Google is the king of search. And fortunately, they give us some pretty advanced SEO tools to help us drive traffic to our blogs.
But most people struggle to understand how it all works together. By the end of this post, you will understand how Google Analytics and Google Search Console can help you grow your traffic.
I’ll also dig deep into some simple strategies for using this data to grow your business.
As usual, each of my posts has a podcast episode that goes along with it. It covers everything in this post and goes into a few extra details. Go ahead and click play below to listen. Also, consider subscribing in iTunes.
With all the changes happening in Social Media, more and more bloggers are focusing on SEO. Traffic from Google is coveted because if you do a good job, it can result in lots of traffic.
Unfortunately, most bloggers add Google Analytics to their site and MAYBE submit their sites to Google search console, and that’s it.
They never look at the data, and if they DO look at the data, they don’t do it in a way that makes it actionable.
But Google wants to serve up the best results to the people who are searching for things. It makes them more money when they do this well.
And they’ve given us FREE tools to help us know exactly what we should be doing. If you use these tools well, the result can be a lot of organic, targeted traffic for your blog.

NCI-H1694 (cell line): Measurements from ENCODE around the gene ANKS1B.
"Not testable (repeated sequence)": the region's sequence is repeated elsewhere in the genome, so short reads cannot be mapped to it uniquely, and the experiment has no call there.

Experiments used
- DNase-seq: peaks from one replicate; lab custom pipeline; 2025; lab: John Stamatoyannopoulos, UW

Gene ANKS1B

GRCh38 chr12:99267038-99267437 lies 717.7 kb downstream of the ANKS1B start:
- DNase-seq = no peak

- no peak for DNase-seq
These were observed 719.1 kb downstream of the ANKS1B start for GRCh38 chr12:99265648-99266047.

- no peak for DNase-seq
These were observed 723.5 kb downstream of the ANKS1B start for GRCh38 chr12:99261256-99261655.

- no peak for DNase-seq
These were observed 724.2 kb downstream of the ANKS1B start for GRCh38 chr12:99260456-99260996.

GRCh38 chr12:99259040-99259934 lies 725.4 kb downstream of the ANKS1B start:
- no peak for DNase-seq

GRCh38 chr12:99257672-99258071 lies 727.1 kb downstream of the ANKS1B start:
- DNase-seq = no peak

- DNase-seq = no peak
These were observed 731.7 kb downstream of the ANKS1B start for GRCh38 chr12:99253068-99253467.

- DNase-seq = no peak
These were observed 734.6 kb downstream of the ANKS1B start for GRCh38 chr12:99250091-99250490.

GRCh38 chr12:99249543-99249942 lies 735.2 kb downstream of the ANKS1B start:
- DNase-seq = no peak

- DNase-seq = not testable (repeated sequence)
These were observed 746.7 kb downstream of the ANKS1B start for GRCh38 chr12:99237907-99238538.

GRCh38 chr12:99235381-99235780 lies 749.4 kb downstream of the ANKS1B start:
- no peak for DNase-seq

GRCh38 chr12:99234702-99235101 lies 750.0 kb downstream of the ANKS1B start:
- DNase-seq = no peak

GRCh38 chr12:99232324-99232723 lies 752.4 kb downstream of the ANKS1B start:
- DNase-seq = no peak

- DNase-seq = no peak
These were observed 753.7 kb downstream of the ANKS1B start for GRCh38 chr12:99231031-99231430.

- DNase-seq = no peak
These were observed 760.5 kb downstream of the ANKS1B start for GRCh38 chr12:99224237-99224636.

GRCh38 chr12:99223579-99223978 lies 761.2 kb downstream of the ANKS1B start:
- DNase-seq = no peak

With more traffic, it’s easier to grow your business.
Let’s go into the differences between these tools.
Google analytics is a free service offered by Google that allows you to analyze your traffic. It tells you all of the following (and much more):
The way it works is fairly simple (while being quite complex under the hood).
When you add your site to Google Analytics, they give you some code. Once you add the code to your site, they are then able to track EVERYTHING.
At the most basic level, it will track the general activity on your site, including a lot of the things already mentioned.
As you get more advanced, you’re able to specify what exactly you want Google to report on.
For example, you can set up goals in Google Analytics. This is your way to tell Google to register certain actions (i.e. bought your ebook) as a goal to track.
Once you do that, you are starting to unleash the power of Google Analytics.
Google search console is also a very powerful and free service offered by Google. It allows you to “monitor, maintain, and troubleshoot your site’s presence in Google search results”.
While fewer bloggers use Search Console than Analytics, it is such an important tool if you want to increase search traffic.
The power in Google Search Console is that it tells you exactly what you’re ranking for. It also tells you exactly where you’re ranking in the search engine results.
There are many tools out there for doing keyword research. In many cases, you’re trying to find new keywords to target.
The idea is to see what people are searching for and create content to answer their questions. In the ideal scenario, you find something with lots of searches and little competition.
But there’s another way that’s often overlooked. Instead of looking for what are potentially great keywords to target, focus on what’s already working.
Both Google Analytics and Google Search Console have ways of giving you this data. Let’s look at how you can use them for growing your business.